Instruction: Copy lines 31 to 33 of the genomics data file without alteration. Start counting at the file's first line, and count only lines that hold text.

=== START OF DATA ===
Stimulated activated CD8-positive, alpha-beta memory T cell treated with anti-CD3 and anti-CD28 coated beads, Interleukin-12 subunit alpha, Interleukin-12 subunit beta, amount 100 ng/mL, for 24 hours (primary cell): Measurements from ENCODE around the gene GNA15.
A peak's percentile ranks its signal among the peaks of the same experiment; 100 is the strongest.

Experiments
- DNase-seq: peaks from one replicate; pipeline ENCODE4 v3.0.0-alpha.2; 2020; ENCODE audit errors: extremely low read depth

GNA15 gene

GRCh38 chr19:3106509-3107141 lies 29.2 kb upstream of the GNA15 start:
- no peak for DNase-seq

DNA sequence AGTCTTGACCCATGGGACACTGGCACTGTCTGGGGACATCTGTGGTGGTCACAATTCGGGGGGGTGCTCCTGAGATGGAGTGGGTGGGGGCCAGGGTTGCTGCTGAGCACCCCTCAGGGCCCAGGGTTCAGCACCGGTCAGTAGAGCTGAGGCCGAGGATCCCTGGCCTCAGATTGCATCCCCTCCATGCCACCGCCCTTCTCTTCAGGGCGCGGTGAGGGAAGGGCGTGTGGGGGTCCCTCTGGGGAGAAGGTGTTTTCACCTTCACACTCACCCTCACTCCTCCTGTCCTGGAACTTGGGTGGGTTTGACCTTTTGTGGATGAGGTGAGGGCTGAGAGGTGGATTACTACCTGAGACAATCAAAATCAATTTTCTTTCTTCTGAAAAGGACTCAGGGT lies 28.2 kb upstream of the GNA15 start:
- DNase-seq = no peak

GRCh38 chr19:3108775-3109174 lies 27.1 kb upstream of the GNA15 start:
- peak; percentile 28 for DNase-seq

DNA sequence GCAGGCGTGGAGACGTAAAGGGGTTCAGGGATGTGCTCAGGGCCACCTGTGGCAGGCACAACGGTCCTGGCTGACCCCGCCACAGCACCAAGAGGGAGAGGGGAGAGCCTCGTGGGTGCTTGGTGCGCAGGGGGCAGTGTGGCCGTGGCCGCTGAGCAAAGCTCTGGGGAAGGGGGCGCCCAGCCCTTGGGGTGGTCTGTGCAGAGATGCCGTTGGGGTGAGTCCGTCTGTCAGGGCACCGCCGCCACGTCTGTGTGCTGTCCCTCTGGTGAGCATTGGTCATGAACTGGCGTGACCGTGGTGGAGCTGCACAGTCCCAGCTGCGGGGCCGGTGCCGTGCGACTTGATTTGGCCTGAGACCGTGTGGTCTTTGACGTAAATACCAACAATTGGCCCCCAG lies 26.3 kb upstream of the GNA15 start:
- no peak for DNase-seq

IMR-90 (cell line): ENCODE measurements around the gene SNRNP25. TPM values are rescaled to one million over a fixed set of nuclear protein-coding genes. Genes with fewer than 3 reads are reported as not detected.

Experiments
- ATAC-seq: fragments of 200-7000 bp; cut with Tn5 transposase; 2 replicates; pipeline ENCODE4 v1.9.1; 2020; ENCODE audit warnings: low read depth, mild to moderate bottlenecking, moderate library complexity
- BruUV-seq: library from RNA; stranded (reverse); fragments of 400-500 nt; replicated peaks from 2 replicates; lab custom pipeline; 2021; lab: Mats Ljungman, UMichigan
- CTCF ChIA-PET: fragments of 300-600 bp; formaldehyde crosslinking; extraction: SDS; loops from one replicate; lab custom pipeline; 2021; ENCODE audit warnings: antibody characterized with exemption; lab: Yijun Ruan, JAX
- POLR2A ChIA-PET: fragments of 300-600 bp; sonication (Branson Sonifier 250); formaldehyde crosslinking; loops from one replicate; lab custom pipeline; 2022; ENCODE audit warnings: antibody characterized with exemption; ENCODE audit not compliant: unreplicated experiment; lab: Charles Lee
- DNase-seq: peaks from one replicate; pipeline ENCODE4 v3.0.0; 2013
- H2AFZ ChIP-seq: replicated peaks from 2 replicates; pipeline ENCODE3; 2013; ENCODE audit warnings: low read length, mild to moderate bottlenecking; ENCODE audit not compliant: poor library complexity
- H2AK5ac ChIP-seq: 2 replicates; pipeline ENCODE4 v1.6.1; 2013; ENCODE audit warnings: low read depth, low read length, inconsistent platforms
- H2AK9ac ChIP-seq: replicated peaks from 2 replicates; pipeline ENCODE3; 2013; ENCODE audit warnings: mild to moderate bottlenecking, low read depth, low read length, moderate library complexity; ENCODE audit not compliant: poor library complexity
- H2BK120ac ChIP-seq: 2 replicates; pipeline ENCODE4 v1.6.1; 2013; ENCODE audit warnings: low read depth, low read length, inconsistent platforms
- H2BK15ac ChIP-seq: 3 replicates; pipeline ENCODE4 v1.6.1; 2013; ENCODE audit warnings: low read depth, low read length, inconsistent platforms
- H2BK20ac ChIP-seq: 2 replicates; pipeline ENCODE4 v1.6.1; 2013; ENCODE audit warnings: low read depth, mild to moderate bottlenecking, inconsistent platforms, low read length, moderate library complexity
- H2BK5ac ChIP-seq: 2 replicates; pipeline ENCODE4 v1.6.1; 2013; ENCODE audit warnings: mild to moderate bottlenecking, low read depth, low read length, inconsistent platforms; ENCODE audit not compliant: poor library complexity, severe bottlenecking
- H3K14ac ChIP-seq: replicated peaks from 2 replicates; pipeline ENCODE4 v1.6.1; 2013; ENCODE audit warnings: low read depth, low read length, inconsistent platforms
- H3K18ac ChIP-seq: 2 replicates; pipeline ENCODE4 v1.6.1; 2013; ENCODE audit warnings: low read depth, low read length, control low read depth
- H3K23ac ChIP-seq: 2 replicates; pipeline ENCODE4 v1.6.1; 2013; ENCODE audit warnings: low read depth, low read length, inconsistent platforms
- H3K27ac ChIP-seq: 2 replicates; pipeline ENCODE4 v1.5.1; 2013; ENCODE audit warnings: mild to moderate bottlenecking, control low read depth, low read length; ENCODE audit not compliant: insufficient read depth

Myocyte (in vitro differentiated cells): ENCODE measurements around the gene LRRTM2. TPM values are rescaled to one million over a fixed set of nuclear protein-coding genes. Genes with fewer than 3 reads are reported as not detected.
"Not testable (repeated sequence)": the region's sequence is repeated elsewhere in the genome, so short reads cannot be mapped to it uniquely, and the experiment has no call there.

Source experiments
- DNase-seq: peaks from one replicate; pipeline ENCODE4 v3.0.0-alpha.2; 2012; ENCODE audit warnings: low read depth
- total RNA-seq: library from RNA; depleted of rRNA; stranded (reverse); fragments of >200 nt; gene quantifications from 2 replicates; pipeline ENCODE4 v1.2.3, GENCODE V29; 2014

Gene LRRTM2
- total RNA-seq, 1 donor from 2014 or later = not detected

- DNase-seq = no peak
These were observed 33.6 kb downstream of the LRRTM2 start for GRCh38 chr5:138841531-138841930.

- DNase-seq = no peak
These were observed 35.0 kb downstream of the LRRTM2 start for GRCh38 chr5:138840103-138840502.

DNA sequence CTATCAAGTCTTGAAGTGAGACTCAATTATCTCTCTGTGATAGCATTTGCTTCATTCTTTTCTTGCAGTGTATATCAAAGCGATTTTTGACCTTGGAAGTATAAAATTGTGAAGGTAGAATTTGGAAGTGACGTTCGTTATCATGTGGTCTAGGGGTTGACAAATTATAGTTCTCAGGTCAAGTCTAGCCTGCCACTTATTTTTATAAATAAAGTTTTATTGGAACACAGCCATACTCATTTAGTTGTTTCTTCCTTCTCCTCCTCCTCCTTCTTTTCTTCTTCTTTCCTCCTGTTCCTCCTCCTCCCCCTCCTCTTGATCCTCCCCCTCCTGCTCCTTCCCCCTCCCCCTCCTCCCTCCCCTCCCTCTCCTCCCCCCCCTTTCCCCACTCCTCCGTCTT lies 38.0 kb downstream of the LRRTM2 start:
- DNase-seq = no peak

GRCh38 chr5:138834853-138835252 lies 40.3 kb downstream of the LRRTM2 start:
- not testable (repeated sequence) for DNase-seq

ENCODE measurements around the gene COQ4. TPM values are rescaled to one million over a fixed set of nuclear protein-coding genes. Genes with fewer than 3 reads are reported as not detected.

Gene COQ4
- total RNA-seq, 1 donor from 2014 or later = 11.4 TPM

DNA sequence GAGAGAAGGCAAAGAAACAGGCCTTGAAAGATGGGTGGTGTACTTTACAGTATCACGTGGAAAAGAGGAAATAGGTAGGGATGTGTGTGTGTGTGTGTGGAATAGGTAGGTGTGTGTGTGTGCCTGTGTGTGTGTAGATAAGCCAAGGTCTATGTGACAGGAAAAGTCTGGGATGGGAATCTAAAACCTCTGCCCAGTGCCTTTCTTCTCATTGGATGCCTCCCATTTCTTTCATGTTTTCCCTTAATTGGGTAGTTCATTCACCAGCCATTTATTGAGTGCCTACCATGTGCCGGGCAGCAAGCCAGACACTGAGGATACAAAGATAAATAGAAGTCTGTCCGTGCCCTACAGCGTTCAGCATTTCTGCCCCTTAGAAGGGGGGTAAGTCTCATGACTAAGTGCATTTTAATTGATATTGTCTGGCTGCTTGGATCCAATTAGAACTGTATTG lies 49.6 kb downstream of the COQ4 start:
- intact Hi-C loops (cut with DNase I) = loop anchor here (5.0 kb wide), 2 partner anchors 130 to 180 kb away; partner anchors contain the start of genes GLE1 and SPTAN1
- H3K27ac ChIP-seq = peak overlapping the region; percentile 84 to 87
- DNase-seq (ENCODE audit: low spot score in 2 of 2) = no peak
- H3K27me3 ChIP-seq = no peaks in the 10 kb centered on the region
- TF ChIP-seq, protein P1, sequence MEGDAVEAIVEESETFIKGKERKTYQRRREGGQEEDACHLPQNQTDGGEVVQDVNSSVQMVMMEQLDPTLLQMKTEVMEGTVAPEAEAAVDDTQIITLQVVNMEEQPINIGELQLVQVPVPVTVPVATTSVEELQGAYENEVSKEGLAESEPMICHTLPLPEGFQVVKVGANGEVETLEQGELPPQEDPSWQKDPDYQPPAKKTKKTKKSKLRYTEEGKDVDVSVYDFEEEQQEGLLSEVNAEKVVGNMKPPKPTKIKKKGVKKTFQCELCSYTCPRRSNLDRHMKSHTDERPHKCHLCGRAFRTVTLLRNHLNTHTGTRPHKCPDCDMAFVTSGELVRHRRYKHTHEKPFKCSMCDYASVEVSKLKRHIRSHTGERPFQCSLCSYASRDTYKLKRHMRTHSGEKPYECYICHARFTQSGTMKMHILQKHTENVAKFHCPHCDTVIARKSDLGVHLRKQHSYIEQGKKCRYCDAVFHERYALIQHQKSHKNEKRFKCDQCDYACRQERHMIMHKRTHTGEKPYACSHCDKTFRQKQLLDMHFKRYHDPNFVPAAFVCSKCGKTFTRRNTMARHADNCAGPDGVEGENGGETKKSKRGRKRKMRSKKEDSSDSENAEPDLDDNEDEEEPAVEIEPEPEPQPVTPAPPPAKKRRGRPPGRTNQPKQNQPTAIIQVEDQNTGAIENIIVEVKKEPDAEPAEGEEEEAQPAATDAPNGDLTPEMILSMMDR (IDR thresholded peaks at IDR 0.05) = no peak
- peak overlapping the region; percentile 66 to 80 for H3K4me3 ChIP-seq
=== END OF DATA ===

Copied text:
- H3K27ac ChIP-seq: 2 replicates; pipeline ENCODE4 v1.5.1; 2013; ENCODE audit warnings: mild to moderate bottlenecking, control low read depth, low read length; ENCODE audit not compliant: insufficient read depth

Myocyte (in vitro differentiated cells): ENCODE measurements around the gene LRRTM2. TPM values are rescaled to one million over a fixed set of nuclear protein-coding genes. Genes with fewer than 3 reads are reported as not detected.
"Not testable (repeated sequence)": the region's sequence is repeated elsewhere in the genome, so short reads cannot be mapped to it uniquely, and the experiment has no call there.